Publication TypeJournal Article
Year of Publication1994
AuthorsMenge, B, Berlow, EL, Blanchette, CA, Navarrete, SA, Yamada, SB
JournalEcological Monographs
Type of ArticleJournal Article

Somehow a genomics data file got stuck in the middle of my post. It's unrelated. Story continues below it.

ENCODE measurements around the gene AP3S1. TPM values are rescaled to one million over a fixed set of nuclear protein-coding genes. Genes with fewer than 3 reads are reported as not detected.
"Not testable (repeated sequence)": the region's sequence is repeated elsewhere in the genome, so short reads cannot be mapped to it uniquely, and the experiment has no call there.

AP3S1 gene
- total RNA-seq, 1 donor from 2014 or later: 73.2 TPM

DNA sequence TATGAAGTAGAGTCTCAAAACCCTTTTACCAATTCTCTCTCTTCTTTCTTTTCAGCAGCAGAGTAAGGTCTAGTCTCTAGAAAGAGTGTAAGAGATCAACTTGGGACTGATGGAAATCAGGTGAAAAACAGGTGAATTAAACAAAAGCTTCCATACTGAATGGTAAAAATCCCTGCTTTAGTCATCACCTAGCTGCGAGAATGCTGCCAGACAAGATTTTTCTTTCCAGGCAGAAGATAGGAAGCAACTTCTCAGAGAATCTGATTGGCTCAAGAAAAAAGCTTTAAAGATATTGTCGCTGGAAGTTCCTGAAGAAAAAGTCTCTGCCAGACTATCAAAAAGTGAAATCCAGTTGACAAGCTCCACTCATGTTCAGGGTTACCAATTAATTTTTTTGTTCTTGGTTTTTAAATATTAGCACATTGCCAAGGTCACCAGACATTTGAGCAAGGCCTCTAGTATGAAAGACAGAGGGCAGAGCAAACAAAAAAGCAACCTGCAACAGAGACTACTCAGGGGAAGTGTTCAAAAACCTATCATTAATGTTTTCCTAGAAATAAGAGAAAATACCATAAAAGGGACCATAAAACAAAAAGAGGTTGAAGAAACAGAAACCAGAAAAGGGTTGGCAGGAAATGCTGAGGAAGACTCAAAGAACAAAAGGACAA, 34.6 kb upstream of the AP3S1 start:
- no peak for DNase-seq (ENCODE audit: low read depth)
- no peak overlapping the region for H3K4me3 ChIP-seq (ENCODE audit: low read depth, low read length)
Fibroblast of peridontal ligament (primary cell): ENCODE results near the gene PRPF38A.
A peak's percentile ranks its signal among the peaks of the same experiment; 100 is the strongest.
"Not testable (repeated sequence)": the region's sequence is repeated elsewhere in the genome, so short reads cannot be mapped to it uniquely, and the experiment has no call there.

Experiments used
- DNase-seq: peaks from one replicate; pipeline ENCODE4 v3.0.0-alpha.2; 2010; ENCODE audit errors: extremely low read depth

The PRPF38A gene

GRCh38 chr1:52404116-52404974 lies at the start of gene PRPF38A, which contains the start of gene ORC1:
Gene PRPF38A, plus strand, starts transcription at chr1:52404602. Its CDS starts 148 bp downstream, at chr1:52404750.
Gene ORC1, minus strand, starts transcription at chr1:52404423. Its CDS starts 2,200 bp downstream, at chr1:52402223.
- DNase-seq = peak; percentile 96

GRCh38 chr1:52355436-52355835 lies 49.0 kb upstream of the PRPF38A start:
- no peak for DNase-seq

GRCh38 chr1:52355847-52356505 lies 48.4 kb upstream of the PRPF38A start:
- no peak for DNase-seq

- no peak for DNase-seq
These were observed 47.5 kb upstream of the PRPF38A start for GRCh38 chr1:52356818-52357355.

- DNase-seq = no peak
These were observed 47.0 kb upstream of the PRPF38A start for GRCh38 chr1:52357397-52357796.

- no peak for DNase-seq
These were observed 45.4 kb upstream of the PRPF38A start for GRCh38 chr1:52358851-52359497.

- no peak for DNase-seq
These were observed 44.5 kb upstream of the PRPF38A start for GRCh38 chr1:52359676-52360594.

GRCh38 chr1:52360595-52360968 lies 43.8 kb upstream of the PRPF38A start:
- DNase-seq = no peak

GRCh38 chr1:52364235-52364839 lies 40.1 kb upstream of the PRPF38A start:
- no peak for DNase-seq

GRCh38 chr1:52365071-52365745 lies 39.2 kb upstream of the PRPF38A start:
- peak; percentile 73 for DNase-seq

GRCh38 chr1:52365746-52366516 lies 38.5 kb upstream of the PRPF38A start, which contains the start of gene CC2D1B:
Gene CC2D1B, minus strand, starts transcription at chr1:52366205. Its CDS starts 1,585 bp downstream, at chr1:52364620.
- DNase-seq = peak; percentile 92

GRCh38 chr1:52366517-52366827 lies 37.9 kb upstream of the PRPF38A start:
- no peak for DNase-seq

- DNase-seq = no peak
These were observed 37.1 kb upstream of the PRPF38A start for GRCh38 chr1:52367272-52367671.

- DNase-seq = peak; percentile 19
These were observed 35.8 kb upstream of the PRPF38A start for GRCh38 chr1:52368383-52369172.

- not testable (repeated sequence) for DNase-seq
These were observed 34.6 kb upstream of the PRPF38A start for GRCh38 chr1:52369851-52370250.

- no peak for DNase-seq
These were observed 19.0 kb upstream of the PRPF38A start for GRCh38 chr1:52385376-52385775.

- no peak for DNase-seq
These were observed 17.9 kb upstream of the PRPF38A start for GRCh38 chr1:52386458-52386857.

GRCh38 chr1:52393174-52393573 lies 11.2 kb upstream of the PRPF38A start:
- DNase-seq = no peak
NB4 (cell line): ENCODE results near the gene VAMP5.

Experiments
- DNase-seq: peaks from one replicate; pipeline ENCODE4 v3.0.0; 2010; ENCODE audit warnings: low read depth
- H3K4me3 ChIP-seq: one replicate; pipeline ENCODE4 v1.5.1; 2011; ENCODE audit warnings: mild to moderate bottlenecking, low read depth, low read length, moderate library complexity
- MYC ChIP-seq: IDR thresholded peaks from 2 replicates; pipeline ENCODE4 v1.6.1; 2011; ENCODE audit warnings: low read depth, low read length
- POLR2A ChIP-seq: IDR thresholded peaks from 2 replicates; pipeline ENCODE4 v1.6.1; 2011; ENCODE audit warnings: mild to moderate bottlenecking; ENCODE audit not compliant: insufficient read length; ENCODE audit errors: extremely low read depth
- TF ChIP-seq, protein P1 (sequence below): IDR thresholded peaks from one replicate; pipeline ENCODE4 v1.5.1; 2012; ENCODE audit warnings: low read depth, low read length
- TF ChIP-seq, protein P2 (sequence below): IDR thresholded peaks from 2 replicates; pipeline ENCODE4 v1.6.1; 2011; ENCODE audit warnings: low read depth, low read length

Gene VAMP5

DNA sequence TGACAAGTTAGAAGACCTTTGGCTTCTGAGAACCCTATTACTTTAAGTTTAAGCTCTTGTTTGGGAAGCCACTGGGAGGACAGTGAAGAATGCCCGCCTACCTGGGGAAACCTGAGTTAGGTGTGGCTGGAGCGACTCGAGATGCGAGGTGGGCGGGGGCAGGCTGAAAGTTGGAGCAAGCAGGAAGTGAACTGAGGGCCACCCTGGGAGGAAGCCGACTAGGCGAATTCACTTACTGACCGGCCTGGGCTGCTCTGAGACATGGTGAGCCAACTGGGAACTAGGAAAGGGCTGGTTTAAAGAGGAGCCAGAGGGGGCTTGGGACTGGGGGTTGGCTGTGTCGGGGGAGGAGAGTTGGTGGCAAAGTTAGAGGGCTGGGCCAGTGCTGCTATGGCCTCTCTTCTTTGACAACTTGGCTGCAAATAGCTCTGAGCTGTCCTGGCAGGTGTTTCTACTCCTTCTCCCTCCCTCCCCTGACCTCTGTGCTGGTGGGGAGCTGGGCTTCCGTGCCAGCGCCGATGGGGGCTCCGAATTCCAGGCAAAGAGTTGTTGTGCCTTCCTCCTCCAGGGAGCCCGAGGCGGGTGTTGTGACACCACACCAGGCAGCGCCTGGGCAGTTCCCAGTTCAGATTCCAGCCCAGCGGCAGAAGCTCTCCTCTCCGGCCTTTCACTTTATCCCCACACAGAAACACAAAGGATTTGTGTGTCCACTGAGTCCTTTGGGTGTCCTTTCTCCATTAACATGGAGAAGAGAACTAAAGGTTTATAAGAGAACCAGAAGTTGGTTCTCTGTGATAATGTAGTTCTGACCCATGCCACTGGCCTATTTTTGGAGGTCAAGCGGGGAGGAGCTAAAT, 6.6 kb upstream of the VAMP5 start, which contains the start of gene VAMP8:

The usefulness and generality of the keystone species concept has recently been questioned. We investigated variation in interaction strength between the original keystone predator, the seastar Pisaster ochraceus, and its primary prey, mussels (Mytilus californianus and M. trossulus). The study was prompted by differences in community structure at two low zone sites along the central Oregon coast, Boiler Bay (BB) and Strawberry Hill (SH). Predators, especially seastars, were larger and more abundant at SH than at BB. Further, sessile animals were more abundant and macrophytes were less abundant at SH. Predators were more abundant at wave-exposed sites at both sites, and at SH, sessile invertebrates were more abundant at the wave-exposed location and sand cover was high at the wave-protected location. To test the hypothesis that variation in predation strength explained some of these differences, we examined the seastar-mussel interaction at locations with high and low wave exposure at both sites. Predation intensity was quantified by determining the survival of mussels in clumps (50 mussels per clump, shell length 4-7 cm) transplanted to large plots (18-163 M2) with or without seastars in the low intertidal zone. Predation effects were quantified by determining prey recolonization rates in marked quadrats in the same large plots. Spatial variation in interaction strength was quantified by examining predation at scales of metres (among transplants within plots), 10's of metres (between replicate plots within each exposure at each site), 100's of metres (between wave exposures within locations), and 10 000's of metres (between sites). Temporal variation was evaluated by performing the experiments in 1990 and 1991. The relation between prey (mussel) recruitment and growth to differences in community structure was evaluated by quantifying recruitment density in plastic mesh balls (collectors) and growth of individually marked transplanted mussels, respectively, at each site x exposure x tide level combination each month for 4 yr. Predation intensity varied greatly at all spatial scales. At the two largest spatial scales (10's of kilometres, 100's of metres), differences in both survival Of transplanted mussels and prey recolonization depended on variation in seastar abundance with site, wave exposure, prey recruitment and growth, and at SH protected, the extent of sand burial. Variation at the two smallest scales (metres, 10's of metres) was high when seastars were scarce and low when seastars were abundant. Transplanted mussels suffered 100% mortality in 2 wk at wave-exposed SH, but took > 52 wk at wave-protected BB. Seastar effects on prey recolonization were detected only at the SH wave-exposed site. Here, where prey recruitment and growth were unusually high, the mussel M. trossulus invaded and dominated space within 9 mo. After 14 mo, whelks, which increased in both size and abundance in the absence of Pisaster, arrested this increase in mussel abundance. Similar changes did not occur at other site x exposure combinations, evidently because prey recruitment was low and possibly also due to whelk predation on juveniles. Longer term results indicate that, as in Washington state, seastars prevent large adult M. californianus from invading lower intertidal regions, but only at wave-exposed, not wave-protected sites. Thus, three distinct predation regimes were observed: (1) strong keystone predation by seastars al wave-exposed headlands; (2) less-strong diffuse predation by seastars, whelks, and possibly other predators at a wave-protected cove, and (3) weak predation at a wave-protected site buried regularly by sand. Comparable experimental results at four wave-exposed headlands (our two in Oregon and two others in Washington), and similarities between these and communities on other West Coast headlands suggest keystone predation occurs broadly in this system. Results in wave-protected habitats, however, suggest it is not universal. In Oregon, keystone predation was evidently contingent on conditions of high prey production (i.e., recruitment and growth), while diffuse predation occurred when prey production was low, and weak predation occurred when environmental stress was high. Combining our results with examples from other marine and non-marine habitats suggests a need to consider a broader range of models than just keystone predation. The predictive and explanatory value of an expanded set of models depends on identifying factors distinguishing them. Although evidence is limited, a survey of 17 examples suggests (1) keystone predation is evidently not distinguished from diffuse predation by any of 11 previously proposed differences, but (2) may be distinguished by rates of prey production. Further, (3) differential predation on competitively dominant prey does not distinguish keystone from nonkeystone systems, since this interaction occurs in both types of community. Instead, differential predation on dominant prey evidently distinguishes strong-from weak-predation communities. While the keystone predation concept has been and will continue to be useful, a broadened focus on testing and developing more general models of community regulation is needed.

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